Pytest-Invenio depends on Invenio-Search and any mappings registered on Invenio-Search will be created if you depend on the search fixture. The fixture is module scoped, meaning that any fixture you write to e.g. load test data should likely also be module scoped.

Clearing changes

Unlike the database fixture, which automatically rollback changes, you must explicitly depend on the search_clear fixture if you makes changes to the indexes. This ensures that you leave the indexes in a clean state for the next test. The search_clear fixture will however delete and recreate the indexes, and thus comes with a performance penalty if used.

def test_search1(search_clear):
    # ...

Performance considerations

As for the database fixtures, search indices are deleted and recreated for each test file (due to module scoped fixture). Thus be careful not to indirectly depend on the database fixtures in a file unless it is really necessary (e.g. via the app fixture).

CLI testing

Pytest-Invenio provides two quick short cuts for easier testing Click-based commands that require an application context (i.e. most commands).

The shortest version is to use the cli_runner fixture:

def test_cmd(cli_runner):
    result = cli_runner(mycmd)
    assert result.exit_code == 0

The downside is that the Click CLIRunner is recreated for each call. This is not necessary, so an alternative is to use the script_info fixture, which however is more verbose:

def test_cmd(script_info):
    runner = CliRunner()
    result = runner.invoke(mycmd, obj=script_info)
    assert result.exit_code == 0

Mail testing

If you have Invenio-Mail installed on your application, you can use the mailbox fixture to test email sending. Any message sent by the application during the test will be captured and is inspectable in via the fixture:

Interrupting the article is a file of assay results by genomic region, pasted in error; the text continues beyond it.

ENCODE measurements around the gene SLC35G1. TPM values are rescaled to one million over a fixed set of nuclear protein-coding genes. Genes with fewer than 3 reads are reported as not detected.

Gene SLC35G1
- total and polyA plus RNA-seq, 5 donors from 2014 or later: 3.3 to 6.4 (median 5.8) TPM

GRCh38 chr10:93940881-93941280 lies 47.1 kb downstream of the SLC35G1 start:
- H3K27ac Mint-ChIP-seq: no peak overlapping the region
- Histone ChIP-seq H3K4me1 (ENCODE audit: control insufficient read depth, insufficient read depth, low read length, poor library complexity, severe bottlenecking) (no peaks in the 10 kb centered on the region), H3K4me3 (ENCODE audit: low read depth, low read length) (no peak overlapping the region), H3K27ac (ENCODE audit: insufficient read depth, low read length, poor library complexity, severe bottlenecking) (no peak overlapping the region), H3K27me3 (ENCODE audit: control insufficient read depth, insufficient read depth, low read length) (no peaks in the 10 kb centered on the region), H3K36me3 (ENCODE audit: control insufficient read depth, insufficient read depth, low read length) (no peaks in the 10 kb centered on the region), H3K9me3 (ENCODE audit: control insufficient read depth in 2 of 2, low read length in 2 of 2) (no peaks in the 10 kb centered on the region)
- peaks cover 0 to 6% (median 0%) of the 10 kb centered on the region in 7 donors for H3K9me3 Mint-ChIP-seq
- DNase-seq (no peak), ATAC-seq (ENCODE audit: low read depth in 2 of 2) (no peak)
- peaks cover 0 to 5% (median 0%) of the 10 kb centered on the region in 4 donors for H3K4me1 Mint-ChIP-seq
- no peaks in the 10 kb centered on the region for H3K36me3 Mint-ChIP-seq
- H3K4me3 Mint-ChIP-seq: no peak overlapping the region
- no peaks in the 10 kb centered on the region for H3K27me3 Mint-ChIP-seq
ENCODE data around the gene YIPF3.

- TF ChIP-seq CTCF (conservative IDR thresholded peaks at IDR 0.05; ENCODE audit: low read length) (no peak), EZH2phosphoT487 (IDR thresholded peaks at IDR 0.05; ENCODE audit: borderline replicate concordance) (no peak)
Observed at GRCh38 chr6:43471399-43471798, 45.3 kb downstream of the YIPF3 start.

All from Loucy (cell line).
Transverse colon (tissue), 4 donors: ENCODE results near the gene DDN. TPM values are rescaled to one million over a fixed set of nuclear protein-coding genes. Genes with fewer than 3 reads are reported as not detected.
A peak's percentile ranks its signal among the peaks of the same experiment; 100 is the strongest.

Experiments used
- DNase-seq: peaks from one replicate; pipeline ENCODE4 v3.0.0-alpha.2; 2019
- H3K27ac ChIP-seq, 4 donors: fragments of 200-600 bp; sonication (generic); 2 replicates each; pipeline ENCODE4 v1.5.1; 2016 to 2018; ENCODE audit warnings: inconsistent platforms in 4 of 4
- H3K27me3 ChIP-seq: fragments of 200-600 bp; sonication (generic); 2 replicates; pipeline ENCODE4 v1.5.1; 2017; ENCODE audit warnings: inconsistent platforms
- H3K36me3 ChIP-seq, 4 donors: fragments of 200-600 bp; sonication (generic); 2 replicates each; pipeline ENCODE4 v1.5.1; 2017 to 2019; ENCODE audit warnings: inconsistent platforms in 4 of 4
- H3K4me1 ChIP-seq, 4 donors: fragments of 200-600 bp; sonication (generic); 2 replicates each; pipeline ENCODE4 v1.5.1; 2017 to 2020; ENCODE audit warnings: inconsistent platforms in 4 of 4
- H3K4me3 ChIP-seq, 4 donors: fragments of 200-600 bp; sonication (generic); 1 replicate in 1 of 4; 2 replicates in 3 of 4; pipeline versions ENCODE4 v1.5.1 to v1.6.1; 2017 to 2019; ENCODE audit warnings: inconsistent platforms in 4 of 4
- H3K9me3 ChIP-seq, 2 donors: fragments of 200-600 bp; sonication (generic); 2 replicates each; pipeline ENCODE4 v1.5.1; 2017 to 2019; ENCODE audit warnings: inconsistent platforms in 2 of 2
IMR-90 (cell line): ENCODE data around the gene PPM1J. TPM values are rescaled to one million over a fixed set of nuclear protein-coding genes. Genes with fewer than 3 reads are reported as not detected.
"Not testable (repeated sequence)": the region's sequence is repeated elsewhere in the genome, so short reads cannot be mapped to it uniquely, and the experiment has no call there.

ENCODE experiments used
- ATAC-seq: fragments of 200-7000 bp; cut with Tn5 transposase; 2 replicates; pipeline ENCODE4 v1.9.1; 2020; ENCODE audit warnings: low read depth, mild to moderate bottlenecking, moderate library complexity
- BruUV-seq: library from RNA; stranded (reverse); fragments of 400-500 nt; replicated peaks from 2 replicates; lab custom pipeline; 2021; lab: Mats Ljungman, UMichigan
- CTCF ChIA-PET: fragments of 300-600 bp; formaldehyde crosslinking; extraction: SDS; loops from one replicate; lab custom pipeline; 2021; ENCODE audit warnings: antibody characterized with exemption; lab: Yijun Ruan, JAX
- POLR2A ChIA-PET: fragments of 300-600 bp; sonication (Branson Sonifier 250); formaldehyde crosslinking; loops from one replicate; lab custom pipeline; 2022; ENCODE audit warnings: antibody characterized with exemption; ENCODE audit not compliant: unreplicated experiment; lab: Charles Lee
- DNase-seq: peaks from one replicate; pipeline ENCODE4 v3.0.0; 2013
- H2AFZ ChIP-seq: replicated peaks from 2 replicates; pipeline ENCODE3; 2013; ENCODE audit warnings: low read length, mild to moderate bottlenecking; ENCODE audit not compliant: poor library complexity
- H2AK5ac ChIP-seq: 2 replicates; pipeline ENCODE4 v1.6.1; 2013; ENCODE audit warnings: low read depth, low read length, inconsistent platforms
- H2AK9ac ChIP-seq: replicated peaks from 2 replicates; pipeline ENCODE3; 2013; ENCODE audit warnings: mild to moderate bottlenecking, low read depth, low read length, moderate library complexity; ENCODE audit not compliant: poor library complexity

def test_mailbox(appctx, mailbox):
    assert len(mailbox) == 0
    assert len(mailbox) == 1

End-to-end testing

In addition to using the Flask test client for testing views (see Views testing), you can use a real browser via the Selenium integration for fully end-to-end testing. The tests works by starting the Flask application in a separate process, and using Selenium to drive your favorite browser. Writing the tests are very easy, simply depend on the live_server fixture (defined by pytest-flask) and the browser fixture:

def test_browser(live_server, browser):
    # Note the use of '_external=True'
    browser.get(url_for('index', _external=True))

Running E2E tests

By default, tests using the browser fixture are skipped. In order to run these tests, you must set an environment variable:

$ export E2E=yes

Also, by default Chrome is used. If you’d like to use Firefox, Safari or another browser you must set another environment variable:

$ export E2E_WEBDRIVER_BROWSERS="Firefox"


You must have Selenium Client and the Chrome Webdriver installed on your system in order to run the E2E tests.


The browser fixture will take a screenshot of in case of test failures and store it in a folder .e2e_screenshots. On CI systems you can also have screenshot printed to the console by setting an environment variable:

$ export E2E_OUTPUT=base64

TravisCI integration

Following is an example of the needed changes (at time of writing) to your .travis.yml in case want to run E2E tests on Travis. Travis is likely to evolve, so please refer to the Travis CI documentation for the latest information.

# Install Chrome
# - see
  chrome: stable

# Chrome driver fails if not trusty dist
dist: trusty

# Selenium webdriver for Chrome fails if not on sudo
# - see
sudo: true

# Define environment variables to enable E2E tests and outputing
# screenshots to the console.
    # Print screenshots to console output
    - E2E_OUTPUT=base64
    # Enable end-to-end tests
    - E2E=yes

# Install Chrome webdriver for Selenium
  - "PATH=$PATH:$HOME/webdrivers"
  - "if [ ! -f $HOME/webdrivers/chromedriver ]; then wget -P   $HOME/webdrivers; unzip -d $HOME/webdrivers $HOME/webdrivers/; fi"  # noqa

# Start a virtual display
# -
  - "export DISPLAY=:99.0"
  - "sh -e /etc/init.d/xvfb start"
  - sleep 3 # give xvfb some time to start